This is what really got me started in LED cubes and microcontrollers. I've dabbled in electronics before this point, but never programmed a chip my self. I completed this project and knew straight away that this was just the beginning. So thank you very much chrmoe, you rule! 

I also have to mention the awesome folks at even though I betrayed them and moved to PICs. When I was doing the above project and experimenting myself with the code, the help I got from that forum was awesome.  The people there are some of the most helpful, witty and funny people I've come across a internet forum anywhere!
Two users in particular went way beyond the call of duty to help me out, JS and Kartman, thank you both!

Next is the 

This thing is awesome! This is really what inspired me to build my own RGB cube. I still had no idea how I was going to do it, but I knew I had to give it a shot! My cube assembly is pretty closely modeled on the build documents available at the hypnocube site. I came close to buying one of these but really wanted the challenge of doing it for myself, plus i wanted to go BIGGER!  If you don't have a spare year to waste ;) then this is the way to have your own cube without developing it from scratch. It's easily the nicest RGB Cube i've seen for sale. 

Then I found Dave Clausen's LED Cylinder.

This project is what I based my basic control design on. Using MOSFETs on the high side and TLC5940 LED drivers. Also seeing his code helped in creating my software. 

Next acleone and his Arduino TLC library. 

This code is really what got me started on the control software. First I ported this to straight AVR and eventually to PIC24. Not much of the original code is there, but the process flow is similar. Now I've moved to PIC32, the code has changed substantially but I wouldn't have been able to do it without what I learned from this code.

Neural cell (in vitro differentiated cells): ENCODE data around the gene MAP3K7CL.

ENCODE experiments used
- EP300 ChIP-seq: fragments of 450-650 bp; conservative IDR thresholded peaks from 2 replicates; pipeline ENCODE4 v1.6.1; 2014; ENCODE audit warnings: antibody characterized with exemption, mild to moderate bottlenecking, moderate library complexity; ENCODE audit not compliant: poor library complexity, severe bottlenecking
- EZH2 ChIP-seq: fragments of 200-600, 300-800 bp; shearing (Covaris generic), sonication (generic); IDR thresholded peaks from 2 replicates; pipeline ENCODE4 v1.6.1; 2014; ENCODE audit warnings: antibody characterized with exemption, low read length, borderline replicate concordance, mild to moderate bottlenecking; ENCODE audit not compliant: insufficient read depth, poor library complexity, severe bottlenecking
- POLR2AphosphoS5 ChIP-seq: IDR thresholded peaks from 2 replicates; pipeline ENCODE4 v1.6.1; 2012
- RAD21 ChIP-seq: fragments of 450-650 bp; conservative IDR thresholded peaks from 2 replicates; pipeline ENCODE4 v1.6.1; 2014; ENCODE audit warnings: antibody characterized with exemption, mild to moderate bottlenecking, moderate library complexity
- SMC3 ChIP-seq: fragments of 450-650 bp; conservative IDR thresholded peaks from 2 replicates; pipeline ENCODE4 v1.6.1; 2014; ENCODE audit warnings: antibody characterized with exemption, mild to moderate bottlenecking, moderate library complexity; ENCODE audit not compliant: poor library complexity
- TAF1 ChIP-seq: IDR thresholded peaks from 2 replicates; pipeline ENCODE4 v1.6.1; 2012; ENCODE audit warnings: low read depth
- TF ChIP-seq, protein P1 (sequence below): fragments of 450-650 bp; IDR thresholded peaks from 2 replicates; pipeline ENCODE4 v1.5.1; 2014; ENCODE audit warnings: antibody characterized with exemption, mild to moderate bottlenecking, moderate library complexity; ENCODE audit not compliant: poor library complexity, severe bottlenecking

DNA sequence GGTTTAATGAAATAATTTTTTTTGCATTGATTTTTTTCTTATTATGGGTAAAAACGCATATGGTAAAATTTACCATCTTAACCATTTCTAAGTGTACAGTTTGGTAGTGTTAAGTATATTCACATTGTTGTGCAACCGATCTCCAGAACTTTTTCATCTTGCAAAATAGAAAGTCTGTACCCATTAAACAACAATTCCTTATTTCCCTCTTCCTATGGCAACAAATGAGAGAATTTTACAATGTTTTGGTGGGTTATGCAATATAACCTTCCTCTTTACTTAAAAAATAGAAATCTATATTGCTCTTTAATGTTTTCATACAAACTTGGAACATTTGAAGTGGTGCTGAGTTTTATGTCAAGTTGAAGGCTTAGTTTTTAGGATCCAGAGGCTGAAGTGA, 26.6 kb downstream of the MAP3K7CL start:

Last but not least Matt Padina and his book 

Which was pointed out to me only recently by someone who had read this blog. This document was really the icing on the cake! It came at precisely the right time and gave me precisely the right information. It let me rewrite a few key issues in my code and make it heaps more efficient. Without it i might still be struggling to get the PIC32 up to speed. 

So to all of the above, thank you very much! If I've forgotten someone please forgive me, i didn't get much sleep last night ;)


  1. That looks awesome, congrats!! I have even deeper cube envy now.

    Thanks for sharing the details of what you observed with the scope and the logic you used to figure out GSCLK... I had been wondering about that myself.

    Maybe I could ship you a couple of blades worth of LED's to solder up for me since you're going to have so much free time now! ;)


  2. Hey thanks Jason:) I'm not putting the gloves down just yet, once the hardware is finished, there's going to be lot's to do in software. I'm thinking I might even try to get buttons involved, and maybe even a usb connection to my PC..

    What I'd like to do now is work out how to feed the files I found on this site into my cube:

    I don't think I'll be using this method in my approach, but after a year I'd really love to just see some pretty patterns on it :)

    USART as SPI you say? That's very interesting, I've never heard of it.. **going to look up PIC datasheets**

  3. "USART as SPI" *Matt* says. I can barely spell SPI still! ;)

    I've poked around a little on the topic tonight... Here's a link to a doc by Atmel that I THINK describes it. I didn't see anything obvious jump out for PIC when I was searching, but perhaps there's a parallel.

    Your link above was another one I hadn't seen. (Thought I had seen them all several times!). There's an LED sphere video on one of that site's pages that is pretty cool. Hard enough to do a nice square cube!

    Yeah, I bet you're pretty anxious to see yours in full action. I totally would be too! USB to PC would be very cool. The guys doing the Winamp spectrum analyzer on their cube are feeding over USB I believe. Cool stuff.

  4. Your cube looks really great! Thanks for sharing. I'm considering to build such a as an assignment in school. But since I'm new on microcontrollers, this is probably to hard to start with.
    How much time did you need for the hardware? What do you think, how much time would you need least (if you would hurry ;-))? Where did you get the leds? I'm afraid that 512 RGB Led's are not that cheap...

  5. This comment has been removed by a blog administrator.


visitor counter